“Surrogate” vs. “Surrogate Mother”

In recent years, the concept of surrogacy has become a widely discussed and debated topic. As the demand for assisted reproductive technologies grows, so does the need for clarity in understanding the terminology associated with surrogacy. One distinction that often leads to confusion is the differentiation between a “surrogate” and a “surrogate mother” and the preference amongst those close to surrogacy to simply use the term surrogate or gestational carrier.  This article aims to shed light on the nuances surrounding these terms and exploring the ethical considerations and societal implications that come with them.

A surrogate, in the context of assisted reproduction, is an individual who carries and delivers a child for intended parents. Surrogates can be gestational or traditional. In gestational surrogacy, the surrogate carries a child to whom she is not genetically related, while in traditional surrogacy, the surrogate uses her own eggs, making her genetically related to the child.

The term “surrogate mother” is colloquially used to refer to a woman who carries a child on behalf of intended parents. However, this phrase can be misleading, as it may imply a biological connection between the surrogate and the child. This term is less commonly used in the field of assisted reproduction due to its potential to create confusion.

Identity and Emotional Impact:

The language we use matters and referring to a surrogate as a “surrogate mother” may impact her sense of identity and role in the surrogacy journey. Clear terminology helps establish boundaries and manage expectations, reducing the emotional impact on all parties involved.

Stigma and Misconceptions:

The terminology used in discussions about surrogacy can contribute to societal attitudes and perceptions. The use of the term “surrogate mother” may perpetuate misconceptions and reinforce traditional notions of motherhood, potentially stigmatizing those involved in surrogacy as women giving up their newborn babies, when it is quite the opposite. It is a surrogate giving back to the intended parents the embryo she carried to term as their new baby.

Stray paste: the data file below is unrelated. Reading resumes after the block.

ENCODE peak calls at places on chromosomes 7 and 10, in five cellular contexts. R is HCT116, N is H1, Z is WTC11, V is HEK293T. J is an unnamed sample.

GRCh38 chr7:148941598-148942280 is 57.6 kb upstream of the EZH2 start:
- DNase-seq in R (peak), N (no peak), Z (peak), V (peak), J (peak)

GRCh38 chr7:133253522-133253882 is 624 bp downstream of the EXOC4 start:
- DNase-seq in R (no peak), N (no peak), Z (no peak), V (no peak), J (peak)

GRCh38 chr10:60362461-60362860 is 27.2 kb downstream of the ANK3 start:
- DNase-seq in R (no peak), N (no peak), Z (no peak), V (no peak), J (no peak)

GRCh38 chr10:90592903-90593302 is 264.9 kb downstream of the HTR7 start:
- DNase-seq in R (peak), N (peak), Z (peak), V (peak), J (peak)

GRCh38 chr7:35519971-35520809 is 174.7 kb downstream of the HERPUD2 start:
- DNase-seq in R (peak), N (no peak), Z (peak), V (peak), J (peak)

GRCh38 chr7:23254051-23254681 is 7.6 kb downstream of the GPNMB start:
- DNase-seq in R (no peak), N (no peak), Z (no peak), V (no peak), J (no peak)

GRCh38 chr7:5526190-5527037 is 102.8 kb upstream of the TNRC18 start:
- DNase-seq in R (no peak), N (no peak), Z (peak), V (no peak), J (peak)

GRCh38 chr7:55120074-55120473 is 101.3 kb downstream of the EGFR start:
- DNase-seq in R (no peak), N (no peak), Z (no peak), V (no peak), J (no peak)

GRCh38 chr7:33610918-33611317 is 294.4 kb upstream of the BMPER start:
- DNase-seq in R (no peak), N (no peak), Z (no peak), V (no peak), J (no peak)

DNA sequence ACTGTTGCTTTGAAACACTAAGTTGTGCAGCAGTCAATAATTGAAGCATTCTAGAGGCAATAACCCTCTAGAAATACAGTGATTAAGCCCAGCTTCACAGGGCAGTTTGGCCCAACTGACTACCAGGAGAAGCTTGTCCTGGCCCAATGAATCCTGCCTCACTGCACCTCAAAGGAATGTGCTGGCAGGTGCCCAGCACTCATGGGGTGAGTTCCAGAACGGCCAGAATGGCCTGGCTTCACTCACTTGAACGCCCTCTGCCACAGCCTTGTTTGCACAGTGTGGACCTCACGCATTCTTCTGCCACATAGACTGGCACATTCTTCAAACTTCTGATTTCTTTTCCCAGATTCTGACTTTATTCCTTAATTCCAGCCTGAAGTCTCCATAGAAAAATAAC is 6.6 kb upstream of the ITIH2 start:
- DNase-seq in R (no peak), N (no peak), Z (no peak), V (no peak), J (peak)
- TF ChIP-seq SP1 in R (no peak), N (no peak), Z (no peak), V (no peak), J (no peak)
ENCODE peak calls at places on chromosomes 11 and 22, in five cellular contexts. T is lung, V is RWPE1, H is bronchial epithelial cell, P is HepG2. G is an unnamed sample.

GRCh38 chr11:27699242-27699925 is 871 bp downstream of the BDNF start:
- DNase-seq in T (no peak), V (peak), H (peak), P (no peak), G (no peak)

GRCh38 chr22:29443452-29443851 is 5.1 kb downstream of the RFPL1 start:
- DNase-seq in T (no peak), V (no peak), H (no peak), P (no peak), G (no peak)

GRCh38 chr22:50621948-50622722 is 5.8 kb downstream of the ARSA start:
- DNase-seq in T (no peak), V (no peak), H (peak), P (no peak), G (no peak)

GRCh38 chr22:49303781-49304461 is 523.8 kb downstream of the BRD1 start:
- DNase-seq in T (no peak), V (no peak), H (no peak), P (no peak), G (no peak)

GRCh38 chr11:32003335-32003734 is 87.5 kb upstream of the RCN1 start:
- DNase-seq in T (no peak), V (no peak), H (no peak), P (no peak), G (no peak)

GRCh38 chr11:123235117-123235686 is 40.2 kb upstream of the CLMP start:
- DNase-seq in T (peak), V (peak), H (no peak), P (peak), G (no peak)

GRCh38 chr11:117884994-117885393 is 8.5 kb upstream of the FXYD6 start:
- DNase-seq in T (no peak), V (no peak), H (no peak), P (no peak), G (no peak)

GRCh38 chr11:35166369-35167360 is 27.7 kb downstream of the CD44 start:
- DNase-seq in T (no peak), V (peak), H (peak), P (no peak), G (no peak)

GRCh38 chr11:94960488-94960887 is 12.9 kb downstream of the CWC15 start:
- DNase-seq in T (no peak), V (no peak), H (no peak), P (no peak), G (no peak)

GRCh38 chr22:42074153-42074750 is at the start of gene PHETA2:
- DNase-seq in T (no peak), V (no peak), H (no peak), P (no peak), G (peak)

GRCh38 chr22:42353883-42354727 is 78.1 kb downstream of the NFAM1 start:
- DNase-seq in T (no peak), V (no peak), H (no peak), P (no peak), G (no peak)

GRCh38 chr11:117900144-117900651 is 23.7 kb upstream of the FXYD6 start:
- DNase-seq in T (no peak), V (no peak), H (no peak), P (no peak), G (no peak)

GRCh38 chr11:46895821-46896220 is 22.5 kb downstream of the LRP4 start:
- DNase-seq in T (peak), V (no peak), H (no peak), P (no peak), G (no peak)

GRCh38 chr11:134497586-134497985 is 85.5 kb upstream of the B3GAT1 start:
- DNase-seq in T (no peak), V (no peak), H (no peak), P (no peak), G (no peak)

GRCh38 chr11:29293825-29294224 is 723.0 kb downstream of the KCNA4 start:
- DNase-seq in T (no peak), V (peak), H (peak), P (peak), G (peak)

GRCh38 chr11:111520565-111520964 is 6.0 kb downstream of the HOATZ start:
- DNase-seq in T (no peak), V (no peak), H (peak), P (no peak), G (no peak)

Educational Initiatives:

Clarity in terminology is essential for public understanding of assisted reproductive technologies. Educational initiatives can help dispel myths and promote a nuanced understanding of surrogacy, fostering a more inclusive and supportive societal environment.

In the complex landscape of assisted reproduction, precision in language is crucial. While the term “surrogate mother” may be used colloquially, the more accurate term “surrogate” better reflects the diverse ways individuals contribute to the surrogacy process. Recognizing and respecting the distinctions between these terms is not only ethically responsible but also essential for shaping a society that embraces the diversity of family-building experiences.

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